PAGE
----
However, the narrow focus of unit testing means that relying on unit test coverage alone isn’t enough to meet quality standards, especially for churn-prone consumers. The quest for good test coverage demands a wider look at development and software testing practices. 

Bridging the Gap with API Testing

Over 90% of developers use APIs, and two-thirds say their APIs generate revenue. For many businesses, especially ecommerce or enterprise software companies, APIs are essential for completing vital actions like checking out or importing data. Good test coverage, therefore, must consider API and integration test coverage. 

Quality teams and developers have a role in ensuring that test coverage remains high across all APIs. Developers typically run API tests focused on internal APIs and contract testing for external APIs, which is closer to unit test coverage and is built earlier in the software development life cycle. 

But those tests don’t necessarily reflect how customers are interacting with APIs across the product. Quality teams can bridge this gap by expanding test coverage for external APIs, either as part of end-to-end tests or independent API tests. When integrated into end-to-end UI testing, API testing can help shorten test execution time and the effort needed to investigate test failures, as well as improve test coverage in ways that reflect the full user experience.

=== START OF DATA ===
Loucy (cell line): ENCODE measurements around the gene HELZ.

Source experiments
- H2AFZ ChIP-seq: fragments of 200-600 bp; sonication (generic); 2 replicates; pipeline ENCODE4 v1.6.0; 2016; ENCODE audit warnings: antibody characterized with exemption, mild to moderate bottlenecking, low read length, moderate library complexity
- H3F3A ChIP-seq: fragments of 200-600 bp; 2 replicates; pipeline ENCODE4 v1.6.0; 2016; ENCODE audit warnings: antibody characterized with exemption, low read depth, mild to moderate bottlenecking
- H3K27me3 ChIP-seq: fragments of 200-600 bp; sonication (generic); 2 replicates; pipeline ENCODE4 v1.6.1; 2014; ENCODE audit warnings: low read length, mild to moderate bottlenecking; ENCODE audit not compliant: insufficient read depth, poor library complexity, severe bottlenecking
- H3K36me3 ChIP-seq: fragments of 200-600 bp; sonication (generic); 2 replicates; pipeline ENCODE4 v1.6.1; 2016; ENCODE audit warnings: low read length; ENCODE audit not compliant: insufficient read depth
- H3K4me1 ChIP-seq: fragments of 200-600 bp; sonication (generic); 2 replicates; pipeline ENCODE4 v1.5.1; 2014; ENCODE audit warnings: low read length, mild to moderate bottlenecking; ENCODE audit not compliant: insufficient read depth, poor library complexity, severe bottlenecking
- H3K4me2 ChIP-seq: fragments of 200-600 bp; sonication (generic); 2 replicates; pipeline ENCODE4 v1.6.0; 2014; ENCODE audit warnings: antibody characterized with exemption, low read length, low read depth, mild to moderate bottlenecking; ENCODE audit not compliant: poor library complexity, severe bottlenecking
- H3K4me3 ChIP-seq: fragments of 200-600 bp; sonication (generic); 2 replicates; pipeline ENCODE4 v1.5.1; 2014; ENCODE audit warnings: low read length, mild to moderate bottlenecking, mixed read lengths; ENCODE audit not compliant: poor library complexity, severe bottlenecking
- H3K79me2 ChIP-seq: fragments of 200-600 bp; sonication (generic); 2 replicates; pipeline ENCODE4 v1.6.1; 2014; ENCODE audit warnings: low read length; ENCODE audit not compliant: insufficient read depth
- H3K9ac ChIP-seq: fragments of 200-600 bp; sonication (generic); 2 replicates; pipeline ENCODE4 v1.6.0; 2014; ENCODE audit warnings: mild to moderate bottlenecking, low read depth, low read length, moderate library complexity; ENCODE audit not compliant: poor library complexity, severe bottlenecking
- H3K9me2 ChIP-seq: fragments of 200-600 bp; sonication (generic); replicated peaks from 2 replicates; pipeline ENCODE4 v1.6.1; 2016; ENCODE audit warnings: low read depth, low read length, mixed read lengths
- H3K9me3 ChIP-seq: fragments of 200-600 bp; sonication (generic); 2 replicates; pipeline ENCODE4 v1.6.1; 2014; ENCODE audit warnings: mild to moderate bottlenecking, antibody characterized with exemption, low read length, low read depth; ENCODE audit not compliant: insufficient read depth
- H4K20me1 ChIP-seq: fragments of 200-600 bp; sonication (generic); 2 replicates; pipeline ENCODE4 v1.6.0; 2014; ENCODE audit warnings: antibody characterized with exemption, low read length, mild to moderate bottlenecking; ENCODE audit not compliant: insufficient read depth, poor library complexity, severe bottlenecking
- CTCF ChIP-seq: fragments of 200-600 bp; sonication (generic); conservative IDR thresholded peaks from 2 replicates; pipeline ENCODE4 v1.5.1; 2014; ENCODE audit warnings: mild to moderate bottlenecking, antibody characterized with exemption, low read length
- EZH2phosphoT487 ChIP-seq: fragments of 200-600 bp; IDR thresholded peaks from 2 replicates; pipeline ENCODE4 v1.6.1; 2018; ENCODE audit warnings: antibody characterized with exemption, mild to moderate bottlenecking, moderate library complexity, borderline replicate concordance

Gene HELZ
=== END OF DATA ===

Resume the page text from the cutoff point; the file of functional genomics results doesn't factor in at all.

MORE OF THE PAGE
Building an Automated End-to-End Testing Strategy for High (Value) Test Coverage

An important outcome of good test coverage is ensuring a positive user experience as the customer sees it, which means delivering quality across the entire customer journey. While test coverage for unit testing is a mathematical equation, this side of test coverage is more subjective and constantly evolving. 

Connecting test coverage to the full user experience is where QA expertise truly shines. Combining empathy and critical thinking with data allows quality leaders to build comprehensive end-to-end tests that capture user journeys like the example above. 

Comprehensive end-to-end tests that cover complex customer journeys with functional and non-functional testing have become significantly more reliable with the growth of AI in test automation. These automated tests performed late in development cycles aim to cover as much of the user experience as possible, including automated accessibility checks, email and PDFs, shadow DOM components, cross browser testing, and real-world scenarios

QA teams can continuously evolve their E2E testing strategy by turning to new data sources across the enterprise. Customer data platforms, which saw a surge in popularity post-2020, offer valuable insights into real customer usage across a company’s application or website. This allows QA professionals to improve test coverage across the most critical user journeys, ensuring that test coverage remains accurate and meaningful. 

Leveraging AI and Machine Learning to Improve Test Coverage